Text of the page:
The locale_listener (priority 16) sets the request's _locale attribute.

Permission control

Another kernel.request event listener is the EzSystems\EzPlatformAdminUi\EventListener\RequestListener (priority 13). When a route gets a siteaccess_group_whitelist parameter, this listener checks that the current SiteAccess is in one of the listed groups. For example, the Back Office sets an early protection of its routes by passing them a siteaccess_group_whitelist containing only the admin_group.

Now, when the Request knows its controller, the HttpKernel dispatches the kernel.controller event.

Kernel's controller event

View building and matching

When HttpKernel dispatches the kernel.controller event, the following things happen.

Listening to kernel.controller, the ViewControllerListener (ezpublish.view_controller_listener) (priority 10) checks if the _controller request attribute is associated with a ViewBuilder (a service tagged ibexa.view_builder) in the ViewBuilderRegistry (ezpublish.view_builder.registry). The ContentViewBuilder (ezpublish.view_builder.content) matches on controller starting with ez_content: (see eZ\Publish\Core\MVC\Symfony\View\Builder\ContentViewBuilder::matches). The ContentViewBuilder builds a ContentView.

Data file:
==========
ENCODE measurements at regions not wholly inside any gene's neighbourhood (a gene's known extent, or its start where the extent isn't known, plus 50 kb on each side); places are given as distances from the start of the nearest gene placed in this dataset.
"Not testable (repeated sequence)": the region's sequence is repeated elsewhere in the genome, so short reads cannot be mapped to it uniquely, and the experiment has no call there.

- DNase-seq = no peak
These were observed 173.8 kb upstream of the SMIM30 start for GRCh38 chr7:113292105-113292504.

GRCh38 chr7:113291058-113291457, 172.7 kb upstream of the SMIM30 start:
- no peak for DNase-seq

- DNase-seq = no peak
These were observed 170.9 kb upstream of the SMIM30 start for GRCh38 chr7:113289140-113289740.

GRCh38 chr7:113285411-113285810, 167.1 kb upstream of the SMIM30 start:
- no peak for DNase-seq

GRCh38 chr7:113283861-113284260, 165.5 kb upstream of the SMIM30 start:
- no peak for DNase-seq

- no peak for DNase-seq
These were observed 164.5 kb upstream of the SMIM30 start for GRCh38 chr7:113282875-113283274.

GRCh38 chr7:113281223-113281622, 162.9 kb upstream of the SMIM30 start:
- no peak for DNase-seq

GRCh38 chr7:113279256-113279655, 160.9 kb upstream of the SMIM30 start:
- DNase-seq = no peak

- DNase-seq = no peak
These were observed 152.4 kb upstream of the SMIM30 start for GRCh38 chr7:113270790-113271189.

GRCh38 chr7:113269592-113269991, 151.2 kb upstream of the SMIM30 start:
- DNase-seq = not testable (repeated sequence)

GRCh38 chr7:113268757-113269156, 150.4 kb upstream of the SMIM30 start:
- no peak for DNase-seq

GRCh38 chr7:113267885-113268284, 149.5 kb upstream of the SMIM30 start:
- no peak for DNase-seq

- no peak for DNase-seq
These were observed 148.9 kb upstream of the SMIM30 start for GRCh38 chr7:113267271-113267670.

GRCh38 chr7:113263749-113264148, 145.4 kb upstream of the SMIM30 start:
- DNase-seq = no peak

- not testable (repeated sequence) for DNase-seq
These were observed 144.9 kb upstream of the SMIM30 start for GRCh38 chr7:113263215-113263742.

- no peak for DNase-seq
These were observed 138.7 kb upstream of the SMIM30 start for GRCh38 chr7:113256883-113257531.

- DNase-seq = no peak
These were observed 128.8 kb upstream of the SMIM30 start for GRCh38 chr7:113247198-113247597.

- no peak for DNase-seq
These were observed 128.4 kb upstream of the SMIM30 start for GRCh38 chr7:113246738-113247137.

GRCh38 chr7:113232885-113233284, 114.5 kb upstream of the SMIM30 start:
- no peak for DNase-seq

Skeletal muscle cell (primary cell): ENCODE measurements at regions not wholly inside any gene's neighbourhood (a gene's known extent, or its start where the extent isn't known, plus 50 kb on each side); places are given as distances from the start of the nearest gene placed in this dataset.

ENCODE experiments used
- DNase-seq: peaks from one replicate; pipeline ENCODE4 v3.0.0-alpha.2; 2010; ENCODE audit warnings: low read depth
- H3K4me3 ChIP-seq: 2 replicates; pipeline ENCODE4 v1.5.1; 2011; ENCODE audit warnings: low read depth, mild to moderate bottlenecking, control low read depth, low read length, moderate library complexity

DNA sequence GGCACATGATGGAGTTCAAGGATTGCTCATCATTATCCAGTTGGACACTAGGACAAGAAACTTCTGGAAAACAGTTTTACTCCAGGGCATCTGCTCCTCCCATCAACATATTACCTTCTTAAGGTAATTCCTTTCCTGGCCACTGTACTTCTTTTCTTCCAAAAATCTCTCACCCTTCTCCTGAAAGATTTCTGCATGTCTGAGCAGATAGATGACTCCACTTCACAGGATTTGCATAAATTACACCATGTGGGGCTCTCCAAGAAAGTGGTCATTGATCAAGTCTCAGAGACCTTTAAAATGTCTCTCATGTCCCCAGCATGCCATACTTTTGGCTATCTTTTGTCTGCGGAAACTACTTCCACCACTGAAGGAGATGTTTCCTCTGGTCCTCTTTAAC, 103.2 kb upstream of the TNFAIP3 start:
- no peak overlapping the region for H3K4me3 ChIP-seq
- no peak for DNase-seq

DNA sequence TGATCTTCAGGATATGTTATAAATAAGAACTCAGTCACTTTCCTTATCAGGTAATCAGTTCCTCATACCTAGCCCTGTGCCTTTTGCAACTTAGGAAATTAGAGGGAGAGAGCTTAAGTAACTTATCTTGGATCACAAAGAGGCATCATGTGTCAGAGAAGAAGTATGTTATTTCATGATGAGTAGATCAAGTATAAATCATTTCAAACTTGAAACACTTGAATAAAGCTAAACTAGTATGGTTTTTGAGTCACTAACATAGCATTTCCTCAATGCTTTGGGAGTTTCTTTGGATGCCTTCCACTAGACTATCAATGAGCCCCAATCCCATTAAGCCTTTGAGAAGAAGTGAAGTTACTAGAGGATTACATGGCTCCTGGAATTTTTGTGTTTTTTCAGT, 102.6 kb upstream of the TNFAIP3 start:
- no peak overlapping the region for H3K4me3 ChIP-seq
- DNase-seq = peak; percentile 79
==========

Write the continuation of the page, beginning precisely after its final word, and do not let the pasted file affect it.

First, the ContentViewBuilder loads the Location and the Content, and adds them to the ContentView object.

Permission control

content/read and/or content/view_embed permissions are controlled during this ContentView building.

Then, the ContentViewBuilder passes the ContentView to its View\Configurator (ezpublish.view.configurator). It's implemented by the View\Configurator\ViewProvider and its View\Provider\Registry. This registry receives the services tagged ezpublish.view_provider thanks to the ViewProviderPass. Among the view providers, the services using the eZ\Bundle\EzPublishCoreBundle\View\Provider\Configured have an implementation of the MatcherFactoryInterface (ezpublish.content_view.matcher_factory). Through service decoration and class inheritance, the ClassNameMatcherFactory is responsible for the view matching. The View\Configurator\ViewProvider uses the matched view rule to add possible templateIdentifier and controllerReference to the ContentView object.

The ViewControllerListener adds the ContentView to the Request as the view attribute. The ViewControllerListener eventually updates the request's _controller attribute with the ContentView's controllerReference.